Wasting our time

In one sense, we writers, and the blogs and media we write for, are wasting our collective time preaching to the proverbial choir, failing spectacularly to deconvert those who aren’t already convinced and need an intellectual push.

So, the question is, how should we reach the semi-believers, quasi skeptics and wishy-washies? The answer is, it won’t be easy. I know; I’ve tried.

About a year ago, I approached the premier metro daily newspaper in my red, Christian, agrarian state about publishing a weekly or semi-weekly nontheism-themed column on the weekly Religion page. No dice. But, to his credit, the editor did allow me to write one op-ed piece monthly for its nonreligious opinion page.

Preaching to the unconverted

I wrote several long articles explaining what nonbelievers believe and don’t believe, and the fast-growing prevalence in our society of “nones,” people who when asked on surveys what their religion is put “none.” And I tried to delineate why skeptics are thoroughly unconvinced by all evidence-free supernatural arguments.

The newspaper published a few long rebuttals to my op-eds from Christian believers, including one kindly woman who was authentically fearful for the fate of my soul and the barrenness of my worldly existence without God. I told her I was really, truly happy in my life, honest to god. Other respondents, in dismissive tones, told me I couldn’t be more wrong about, well, everything, evidence or no evidence.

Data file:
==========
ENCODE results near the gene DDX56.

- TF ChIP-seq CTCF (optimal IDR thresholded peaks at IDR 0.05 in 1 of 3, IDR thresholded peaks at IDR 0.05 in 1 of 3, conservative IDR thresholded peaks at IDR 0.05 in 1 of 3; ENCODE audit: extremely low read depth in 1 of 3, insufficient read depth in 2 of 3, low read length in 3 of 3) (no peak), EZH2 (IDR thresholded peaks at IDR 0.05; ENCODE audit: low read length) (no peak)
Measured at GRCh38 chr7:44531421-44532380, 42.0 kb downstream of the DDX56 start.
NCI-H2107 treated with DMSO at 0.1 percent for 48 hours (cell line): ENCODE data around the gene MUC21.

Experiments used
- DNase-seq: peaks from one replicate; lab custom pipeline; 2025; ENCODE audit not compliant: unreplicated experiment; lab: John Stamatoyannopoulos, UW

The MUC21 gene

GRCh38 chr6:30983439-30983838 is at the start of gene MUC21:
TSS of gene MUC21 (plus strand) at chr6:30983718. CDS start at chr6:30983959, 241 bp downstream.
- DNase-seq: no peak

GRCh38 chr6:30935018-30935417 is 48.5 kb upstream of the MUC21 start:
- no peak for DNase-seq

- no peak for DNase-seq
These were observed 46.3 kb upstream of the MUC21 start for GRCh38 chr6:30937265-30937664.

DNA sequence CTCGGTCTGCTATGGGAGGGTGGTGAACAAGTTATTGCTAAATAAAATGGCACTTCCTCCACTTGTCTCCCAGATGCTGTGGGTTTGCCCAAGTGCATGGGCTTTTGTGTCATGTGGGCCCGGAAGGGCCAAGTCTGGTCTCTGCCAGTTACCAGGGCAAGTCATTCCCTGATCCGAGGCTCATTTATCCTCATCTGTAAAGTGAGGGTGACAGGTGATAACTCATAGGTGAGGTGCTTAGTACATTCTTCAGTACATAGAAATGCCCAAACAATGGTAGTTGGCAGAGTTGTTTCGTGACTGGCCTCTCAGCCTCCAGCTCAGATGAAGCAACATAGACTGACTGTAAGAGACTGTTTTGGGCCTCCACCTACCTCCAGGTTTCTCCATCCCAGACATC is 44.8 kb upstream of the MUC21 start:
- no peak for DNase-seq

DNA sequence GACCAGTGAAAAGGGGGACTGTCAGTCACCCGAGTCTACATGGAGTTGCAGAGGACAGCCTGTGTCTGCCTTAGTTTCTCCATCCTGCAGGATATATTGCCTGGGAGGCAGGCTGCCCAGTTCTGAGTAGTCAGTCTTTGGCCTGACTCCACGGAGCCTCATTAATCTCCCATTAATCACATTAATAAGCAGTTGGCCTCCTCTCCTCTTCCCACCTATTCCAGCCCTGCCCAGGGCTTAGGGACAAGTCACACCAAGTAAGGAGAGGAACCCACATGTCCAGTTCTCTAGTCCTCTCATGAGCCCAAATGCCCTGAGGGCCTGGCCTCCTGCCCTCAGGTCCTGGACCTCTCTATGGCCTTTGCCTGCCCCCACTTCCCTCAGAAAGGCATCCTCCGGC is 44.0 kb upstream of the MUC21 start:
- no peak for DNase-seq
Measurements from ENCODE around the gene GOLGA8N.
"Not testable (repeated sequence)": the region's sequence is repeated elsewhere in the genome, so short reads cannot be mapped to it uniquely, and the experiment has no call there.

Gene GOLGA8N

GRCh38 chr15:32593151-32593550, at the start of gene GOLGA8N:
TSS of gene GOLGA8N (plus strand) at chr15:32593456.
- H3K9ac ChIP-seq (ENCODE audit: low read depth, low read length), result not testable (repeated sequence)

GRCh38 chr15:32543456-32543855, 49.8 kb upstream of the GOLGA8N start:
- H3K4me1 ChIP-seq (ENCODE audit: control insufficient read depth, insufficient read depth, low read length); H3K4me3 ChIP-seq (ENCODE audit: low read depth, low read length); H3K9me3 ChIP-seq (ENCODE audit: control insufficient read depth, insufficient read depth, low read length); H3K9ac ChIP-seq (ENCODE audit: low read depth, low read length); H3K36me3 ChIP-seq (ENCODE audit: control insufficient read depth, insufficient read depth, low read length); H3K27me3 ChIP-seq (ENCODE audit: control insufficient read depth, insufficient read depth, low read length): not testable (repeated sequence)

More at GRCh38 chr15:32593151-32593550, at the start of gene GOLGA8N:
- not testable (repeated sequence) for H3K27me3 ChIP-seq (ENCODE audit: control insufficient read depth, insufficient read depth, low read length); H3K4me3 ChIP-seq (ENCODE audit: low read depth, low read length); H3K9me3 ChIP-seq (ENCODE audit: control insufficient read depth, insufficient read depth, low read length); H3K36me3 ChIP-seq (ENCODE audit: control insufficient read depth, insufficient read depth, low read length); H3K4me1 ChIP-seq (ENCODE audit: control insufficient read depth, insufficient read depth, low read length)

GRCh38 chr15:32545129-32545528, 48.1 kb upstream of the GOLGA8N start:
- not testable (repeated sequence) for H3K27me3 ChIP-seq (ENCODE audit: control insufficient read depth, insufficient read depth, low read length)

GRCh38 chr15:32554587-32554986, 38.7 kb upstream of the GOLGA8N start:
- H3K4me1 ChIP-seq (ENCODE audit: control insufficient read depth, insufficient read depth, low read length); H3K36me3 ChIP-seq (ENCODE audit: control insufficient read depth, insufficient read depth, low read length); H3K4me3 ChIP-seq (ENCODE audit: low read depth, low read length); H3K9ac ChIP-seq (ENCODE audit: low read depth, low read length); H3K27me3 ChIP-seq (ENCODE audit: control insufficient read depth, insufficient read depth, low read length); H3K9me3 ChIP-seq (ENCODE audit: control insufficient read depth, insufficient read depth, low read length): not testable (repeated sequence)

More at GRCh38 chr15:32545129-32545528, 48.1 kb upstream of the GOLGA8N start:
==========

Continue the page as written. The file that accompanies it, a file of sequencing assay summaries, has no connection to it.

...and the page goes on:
I’d like to think that a lot of people read my articles and rebuttals and learned something new about how godless people happily exist in reality. How the numbers of committed nonbelievers or those just apathetic to supernatural religion are surging in America and now comprise roughly a quarter of the population.

Not nearly enough

But even if the articles were widely read (I doubt it), it wasn’t nearly enough. For such secular proselytizing to be effective, as is true for all learning, relentless repetition is required. In my mind, that means there should be weekly nontheism columns published broadly and regularly in American newspapers throughout the country, and similar themes broached in other general mass media of all kinds. So that people would receive regular doses of skepticism; now they get almost none.